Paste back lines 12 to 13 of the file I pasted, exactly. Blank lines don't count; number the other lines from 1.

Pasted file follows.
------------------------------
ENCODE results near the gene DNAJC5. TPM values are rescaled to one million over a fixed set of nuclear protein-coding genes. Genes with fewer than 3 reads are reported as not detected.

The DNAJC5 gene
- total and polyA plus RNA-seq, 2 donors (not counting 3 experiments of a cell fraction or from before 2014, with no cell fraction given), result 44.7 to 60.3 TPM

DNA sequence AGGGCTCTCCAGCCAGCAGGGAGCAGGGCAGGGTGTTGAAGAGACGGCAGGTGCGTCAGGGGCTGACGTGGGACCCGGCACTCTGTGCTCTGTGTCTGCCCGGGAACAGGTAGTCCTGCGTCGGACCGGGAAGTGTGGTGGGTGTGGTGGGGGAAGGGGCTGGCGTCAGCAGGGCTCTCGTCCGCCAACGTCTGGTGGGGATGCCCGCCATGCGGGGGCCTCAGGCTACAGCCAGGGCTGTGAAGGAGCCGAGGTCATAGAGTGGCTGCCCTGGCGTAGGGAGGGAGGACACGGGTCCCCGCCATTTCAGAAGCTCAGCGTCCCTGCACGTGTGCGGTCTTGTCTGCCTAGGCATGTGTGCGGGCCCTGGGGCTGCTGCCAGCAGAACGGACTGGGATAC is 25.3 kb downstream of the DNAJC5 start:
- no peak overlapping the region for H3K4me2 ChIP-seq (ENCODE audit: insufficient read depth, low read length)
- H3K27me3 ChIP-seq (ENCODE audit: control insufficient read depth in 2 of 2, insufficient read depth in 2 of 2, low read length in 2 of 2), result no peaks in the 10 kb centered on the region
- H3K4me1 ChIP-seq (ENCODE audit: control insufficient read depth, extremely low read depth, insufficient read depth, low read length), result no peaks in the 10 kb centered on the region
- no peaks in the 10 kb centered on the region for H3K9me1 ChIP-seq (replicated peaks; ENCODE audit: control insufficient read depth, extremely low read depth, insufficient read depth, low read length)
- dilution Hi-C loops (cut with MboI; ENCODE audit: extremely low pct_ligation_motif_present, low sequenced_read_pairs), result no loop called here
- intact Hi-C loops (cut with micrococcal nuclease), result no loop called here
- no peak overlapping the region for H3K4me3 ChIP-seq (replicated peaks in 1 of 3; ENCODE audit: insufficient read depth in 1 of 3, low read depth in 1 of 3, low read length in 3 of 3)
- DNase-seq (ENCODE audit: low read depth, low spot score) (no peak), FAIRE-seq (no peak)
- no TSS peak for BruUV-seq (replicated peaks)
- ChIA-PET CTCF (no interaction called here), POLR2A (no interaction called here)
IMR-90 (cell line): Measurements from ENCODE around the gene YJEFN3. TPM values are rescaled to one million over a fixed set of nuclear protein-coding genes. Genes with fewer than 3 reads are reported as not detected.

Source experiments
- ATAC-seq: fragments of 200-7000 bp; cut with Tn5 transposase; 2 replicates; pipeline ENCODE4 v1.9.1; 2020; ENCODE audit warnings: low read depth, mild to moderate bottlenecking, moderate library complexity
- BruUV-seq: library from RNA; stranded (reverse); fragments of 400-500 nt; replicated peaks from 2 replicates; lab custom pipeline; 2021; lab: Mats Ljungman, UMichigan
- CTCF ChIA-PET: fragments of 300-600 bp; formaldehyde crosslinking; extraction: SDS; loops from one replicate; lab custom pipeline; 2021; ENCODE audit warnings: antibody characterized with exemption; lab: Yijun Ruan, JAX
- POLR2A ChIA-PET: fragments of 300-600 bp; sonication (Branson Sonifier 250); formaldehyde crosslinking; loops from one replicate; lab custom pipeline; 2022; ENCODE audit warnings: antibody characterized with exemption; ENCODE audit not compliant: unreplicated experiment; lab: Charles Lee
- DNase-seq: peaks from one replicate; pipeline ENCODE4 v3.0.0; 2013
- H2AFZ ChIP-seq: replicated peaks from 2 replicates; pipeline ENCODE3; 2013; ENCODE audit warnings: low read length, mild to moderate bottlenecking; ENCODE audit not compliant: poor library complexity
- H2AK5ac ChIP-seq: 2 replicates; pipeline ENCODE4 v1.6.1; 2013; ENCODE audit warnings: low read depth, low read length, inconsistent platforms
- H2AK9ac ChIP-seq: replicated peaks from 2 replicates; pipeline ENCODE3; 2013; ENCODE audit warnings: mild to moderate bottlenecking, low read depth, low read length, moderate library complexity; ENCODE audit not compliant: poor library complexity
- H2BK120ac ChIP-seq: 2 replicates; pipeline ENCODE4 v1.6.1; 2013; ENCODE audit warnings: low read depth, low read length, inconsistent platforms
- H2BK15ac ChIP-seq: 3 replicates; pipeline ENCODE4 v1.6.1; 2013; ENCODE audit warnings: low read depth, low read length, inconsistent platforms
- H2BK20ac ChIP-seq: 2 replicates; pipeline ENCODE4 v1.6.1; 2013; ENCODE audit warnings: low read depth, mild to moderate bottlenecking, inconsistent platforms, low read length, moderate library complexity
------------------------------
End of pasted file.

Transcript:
- DNase-seq (ENCODE audit: low read depth, low spot score) (no peak), FAIRE-seq (no peak)
- no TSS peak for BruUV-seq (replicated peaks)